Trust in short supply
In the Australian debate about the priority to be given to the economic relationship with China versus the national security risks of that rising power, there is a strange silence about the stark difference in values between our two countries.
It is true that in relations between states, national interests generally trump values. But at the centre of why Australia’s values are so different from those of China is the role of the Communist Party and its abuse of basic human rights. These matters are too rarely raised as a critical impediment in our relationship – yet the main reason we need to be wary of China as an adversary is because our values are not compatible.
Democracies generally have not gone to war with each other. Major regional powers – such as Japan, India and Indonesia – are not seen as a potential threat because they are democracies with which we share core values such as freedom of speech, an independent press and a judiciary separate from the control of government. In the case of China we share no such values. Xi Jinping’s China is a repressive state increasingly restricting political and social views that may threaten the party’s absolute control.
In the polemic debate in Australia between economists and business on the one hand and national security and defence on the other, the two sides are like ships passing in the night. Business people and economists are correct to remind us of the economic importance of our relationship with China, but they rarely mention the critical difference of values. Indeed, some academic economists are of the view that it is not any of our business what sort of values or political system China possesses.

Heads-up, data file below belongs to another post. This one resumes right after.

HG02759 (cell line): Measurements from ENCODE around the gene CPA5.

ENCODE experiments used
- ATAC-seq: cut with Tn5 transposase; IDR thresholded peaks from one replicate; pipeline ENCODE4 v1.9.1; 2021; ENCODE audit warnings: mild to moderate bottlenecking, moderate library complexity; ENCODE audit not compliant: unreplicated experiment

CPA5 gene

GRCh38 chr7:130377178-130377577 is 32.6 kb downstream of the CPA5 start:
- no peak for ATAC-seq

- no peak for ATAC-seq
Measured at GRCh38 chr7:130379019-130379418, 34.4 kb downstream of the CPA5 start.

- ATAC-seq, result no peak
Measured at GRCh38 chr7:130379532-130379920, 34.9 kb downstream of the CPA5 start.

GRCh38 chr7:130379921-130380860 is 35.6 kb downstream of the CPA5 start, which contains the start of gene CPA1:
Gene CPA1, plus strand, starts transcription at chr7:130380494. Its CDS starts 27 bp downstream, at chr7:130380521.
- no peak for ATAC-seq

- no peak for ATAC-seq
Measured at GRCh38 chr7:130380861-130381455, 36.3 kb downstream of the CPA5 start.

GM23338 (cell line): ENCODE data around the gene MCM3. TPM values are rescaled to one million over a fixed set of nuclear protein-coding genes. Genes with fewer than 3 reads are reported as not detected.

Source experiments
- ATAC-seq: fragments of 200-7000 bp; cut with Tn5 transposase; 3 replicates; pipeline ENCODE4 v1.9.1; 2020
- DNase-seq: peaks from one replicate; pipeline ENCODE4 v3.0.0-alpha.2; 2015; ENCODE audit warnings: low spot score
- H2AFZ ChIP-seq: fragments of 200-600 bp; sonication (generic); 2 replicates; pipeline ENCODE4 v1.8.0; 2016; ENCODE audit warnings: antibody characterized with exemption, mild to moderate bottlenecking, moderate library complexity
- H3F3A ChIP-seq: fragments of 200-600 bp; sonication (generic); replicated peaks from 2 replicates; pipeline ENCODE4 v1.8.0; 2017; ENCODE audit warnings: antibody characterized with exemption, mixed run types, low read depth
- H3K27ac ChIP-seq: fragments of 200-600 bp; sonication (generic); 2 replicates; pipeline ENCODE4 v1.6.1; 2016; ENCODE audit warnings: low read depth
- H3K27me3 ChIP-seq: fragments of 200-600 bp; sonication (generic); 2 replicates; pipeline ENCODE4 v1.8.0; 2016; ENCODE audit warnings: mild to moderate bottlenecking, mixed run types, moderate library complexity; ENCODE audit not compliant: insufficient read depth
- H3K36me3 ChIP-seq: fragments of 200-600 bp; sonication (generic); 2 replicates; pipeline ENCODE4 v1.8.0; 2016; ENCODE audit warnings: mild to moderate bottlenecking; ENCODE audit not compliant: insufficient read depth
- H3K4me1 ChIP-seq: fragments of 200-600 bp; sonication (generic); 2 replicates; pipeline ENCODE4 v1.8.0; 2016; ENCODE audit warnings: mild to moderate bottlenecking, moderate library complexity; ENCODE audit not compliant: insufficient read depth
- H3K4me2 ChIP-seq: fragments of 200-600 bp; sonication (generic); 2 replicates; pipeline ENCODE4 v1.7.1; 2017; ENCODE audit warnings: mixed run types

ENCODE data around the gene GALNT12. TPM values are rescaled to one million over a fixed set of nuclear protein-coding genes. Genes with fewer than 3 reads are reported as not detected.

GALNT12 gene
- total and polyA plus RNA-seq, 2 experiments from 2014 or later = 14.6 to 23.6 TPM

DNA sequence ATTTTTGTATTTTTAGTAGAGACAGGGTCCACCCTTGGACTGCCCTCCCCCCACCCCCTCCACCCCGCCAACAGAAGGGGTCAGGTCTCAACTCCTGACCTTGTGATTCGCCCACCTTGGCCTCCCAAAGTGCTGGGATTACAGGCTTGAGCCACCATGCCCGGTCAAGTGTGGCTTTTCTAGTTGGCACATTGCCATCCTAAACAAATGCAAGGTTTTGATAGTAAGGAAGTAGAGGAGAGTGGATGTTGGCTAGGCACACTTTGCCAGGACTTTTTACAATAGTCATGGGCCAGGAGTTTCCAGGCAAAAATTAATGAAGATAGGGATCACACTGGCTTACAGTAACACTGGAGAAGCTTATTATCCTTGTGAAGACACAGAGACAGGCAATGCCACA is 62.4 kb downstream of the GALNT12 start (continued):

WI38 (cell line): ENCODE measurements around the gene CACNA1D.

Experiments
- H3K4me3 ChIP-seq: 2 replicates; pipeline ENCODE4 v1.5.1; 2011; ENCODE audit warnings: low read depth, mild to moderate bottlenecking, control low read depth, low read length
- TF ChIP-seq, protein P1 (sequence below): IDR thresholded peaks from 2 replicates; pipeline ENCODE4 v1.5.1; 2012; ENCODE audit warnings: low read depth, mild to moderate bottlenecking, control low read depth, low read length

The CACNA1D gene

Some Australian politicians and academics have gone as far as to argue that we should balance condemnation of China’s violations of human rights against its remarkable economic achievements. They point out that in a single generation we have witnessed more than 700 million Chinese being lifted out of extreme poverty. But however improved economic conditions may be for many Han Chinese, the situation for certain minorities – particularly Uighurs and Tibetans – is far worse and continues to deteriorate.
This line smacks of moral appeasement, suggesting, as it does, that we should ignore the fact that Communist Party oppression in China has been responsible for about 50 million deaths, including (according to Yang Jisheng’s meticulous book, Tombstone) Mao Zedong’s famine in the Great Leap Forward that caused 36 million Chinese to starve to death. Historical amnesia imposed by the Communist Party means some of the most harrowing and dreadful chapters of human history have remained substantially untold in China.